Tuesday, December 19, 2023

Law Professor: Dem Staffer Busted for Gay Sex in Senate Hearing Room Could Be in Legal Trouble

By Matt Vespa | Townhall.com

The worst is not over for Sen. Ben Cardin’s (D-MD) office, which was engulfed in a gay sex scandal involving one of his aides. The staffer filmed himself having sex in a Senate hearing room. It was posted on various gay sites, leading to its very public revelation last Friday. The aide, Aidan Maese-Czeropski, got fired by Cardin’s office hours after this video went viral. This story doesn’t end with this staffer’s termination. Now, there are legal ramifications that must be considered and law professor Jonathan Turley alluded that criminal charges could be warranted regarding this unauthorized tryst in Hart 216:

Staffers have access into such rooms, but the question is whether this unofficial use would constitute trespass. It also uses an official area for personal purposes, though it is not clear if there were any commercial benefits garnered from the video found on various sites. 

One obvious criminal provision under the D.C. code is Section 22-1312 for lewd, indecent, or obscene acts: 

“It is unlawful for a person, in public, to make an obscene or indecent exposure of his or her genitalia or anus, to engage in masturbation, or to engage in a sexual act as defined in § 22-3001(8). It is unlawful for a person to make an obscene or indecent sexual proposal to a minor. A person who violates any provision of this section shall be guilty of a misdemeanor and, upon conviction, shall be fined not more than the amount set forth in § 22-3571.01, imprisoned for not more than 90 days, or both.”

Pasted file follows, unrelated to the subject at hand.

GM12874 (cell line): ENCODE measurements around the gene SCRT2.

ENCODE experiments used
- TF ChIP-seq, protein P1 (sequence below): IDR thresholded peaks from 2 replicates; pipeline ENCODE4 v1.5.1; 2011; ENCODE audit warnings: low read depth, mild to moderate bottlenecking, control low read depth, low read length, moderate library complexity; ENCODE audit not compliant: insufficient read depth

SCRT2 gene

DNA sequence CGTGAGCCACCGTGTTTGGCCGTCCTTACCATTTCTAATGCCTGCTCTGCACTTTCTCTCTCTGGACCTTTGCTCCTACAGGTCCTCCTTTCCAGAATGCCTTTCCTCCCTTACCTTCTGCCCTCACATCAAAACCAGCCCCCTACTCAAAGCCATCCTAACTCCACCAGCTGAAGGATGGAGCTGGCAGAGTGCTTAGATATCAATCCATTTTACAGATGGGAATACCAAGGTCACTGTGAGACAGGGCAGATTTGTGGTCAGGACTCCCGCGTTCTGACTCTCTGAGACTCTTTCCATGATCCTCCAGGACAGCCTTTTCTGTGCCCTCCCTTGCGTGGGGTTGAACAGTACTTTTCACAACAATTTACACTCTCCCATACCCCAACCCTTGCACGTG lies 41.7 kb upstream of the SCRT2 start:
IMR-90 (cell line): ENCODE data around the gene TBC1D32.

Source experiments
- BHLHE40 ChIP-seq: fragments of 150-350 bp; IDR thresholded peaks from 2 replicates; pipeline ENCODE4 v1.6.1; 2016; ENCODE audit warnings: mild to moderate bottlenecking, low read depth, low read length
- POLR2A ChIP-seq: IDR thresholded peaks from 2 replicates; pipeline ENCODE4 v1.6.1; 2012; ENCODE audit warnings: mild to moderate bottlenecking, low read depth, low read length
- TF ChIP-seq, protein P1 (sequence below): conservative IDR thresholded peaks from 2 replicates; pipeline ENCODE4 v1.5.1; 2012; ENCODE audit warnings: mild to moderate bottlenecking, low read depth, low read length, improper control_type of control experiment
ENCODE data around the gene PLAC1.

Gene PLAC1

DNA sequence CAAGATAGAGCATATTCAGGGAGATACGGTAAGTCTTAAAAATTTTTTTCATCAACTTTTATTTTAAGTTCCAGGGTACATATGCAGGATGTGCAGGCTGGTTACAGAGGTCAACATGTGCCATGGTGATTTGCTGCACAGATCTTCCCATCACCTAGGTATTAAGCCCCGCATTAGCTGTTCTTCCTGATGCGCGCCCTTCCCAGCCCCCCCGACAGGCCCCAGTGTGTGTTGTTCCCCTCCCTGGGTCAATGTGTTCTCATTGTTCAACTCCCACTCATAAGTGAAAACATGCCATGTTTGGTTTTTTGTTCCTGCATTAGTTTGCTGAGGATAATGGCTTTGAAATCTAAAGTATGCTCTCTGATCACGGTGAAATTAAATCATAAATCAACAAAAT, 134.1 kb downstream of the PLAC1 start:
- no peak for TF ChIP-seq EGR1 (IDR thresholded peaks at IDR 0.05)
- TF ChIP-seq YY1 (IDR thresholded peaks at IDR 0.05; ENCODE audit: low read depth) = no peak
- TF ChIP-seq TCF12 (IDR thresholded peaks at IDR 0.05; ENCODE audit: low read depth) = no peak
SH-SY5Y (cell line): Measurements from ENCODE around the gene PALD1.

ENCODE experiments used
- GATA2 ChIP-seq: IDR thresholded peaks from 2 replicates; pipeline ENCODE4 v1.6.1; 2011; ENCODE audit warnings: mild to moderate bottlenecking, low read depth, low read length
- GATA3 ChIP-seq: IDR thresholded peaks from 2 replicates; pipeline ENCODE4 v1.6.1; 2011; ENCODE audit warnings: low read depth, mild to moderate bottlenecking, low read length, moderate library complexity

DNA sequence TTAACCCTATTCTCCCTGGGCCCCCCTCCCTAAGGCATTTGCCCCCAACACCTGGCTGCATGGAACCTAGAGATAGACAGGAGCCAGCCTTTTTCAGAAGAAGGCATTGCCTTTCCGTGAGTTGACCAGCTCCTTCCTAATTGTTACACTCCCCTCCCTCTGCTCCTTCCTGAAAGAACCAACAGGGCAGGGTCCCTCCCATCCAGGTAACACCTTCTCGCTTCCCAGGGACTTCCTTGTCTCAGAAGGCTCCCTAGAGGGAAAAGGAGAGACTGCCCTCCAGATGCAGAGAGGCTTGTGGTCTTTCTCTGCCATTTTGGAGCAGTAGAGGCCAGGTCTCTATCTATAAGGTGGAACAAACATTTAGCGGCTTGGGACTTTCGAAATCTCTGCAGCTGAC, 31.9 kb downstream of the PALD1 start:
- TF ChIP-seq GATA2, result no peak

The question is whether this is “in public” in a locked committee room — any more than sex in a congressional office after hours would be viewed as “in public.” 

There are also provisions concerning the misuse or damaging of government property such as Section 1361, which protects “any property” of the United States from willful depredation or attempted depredation. “Depredation” is defined as the act of plundering, robbing, pillaging or laying waste. However, mere possession of such property is not viewed as depredation. United States v. Jenkins, 554 F.2d 783, 786 (6th Cir. 1977).

There is also 18 U.S.C. 641 on the misuse of public money, property, or records: 

“Whoever embezzles, steals, purloins, or knowingly converts to his use or the use of another, or without authority, sells, conveys or disposes of any record, voucher, money, or thing of value of the United States or of any department or agency thereof, or any property made or being made under contract for the United States or any department or agency thereof; or 

Whoever receives, conceals, or retains the same with intent to convert it to his use or gain, knowing it to have been embezzled, stolen, purloined or converted— 

Shall be fined under this title or imprisoned not more than ten years, or both; but if the value of such property in the aggregate, combining amounts from all the counts for which the defendant is convicted in a single case, does not exceed the sum of $1,000, he shall be fined under this title or imprisoned not more than one year, or both.”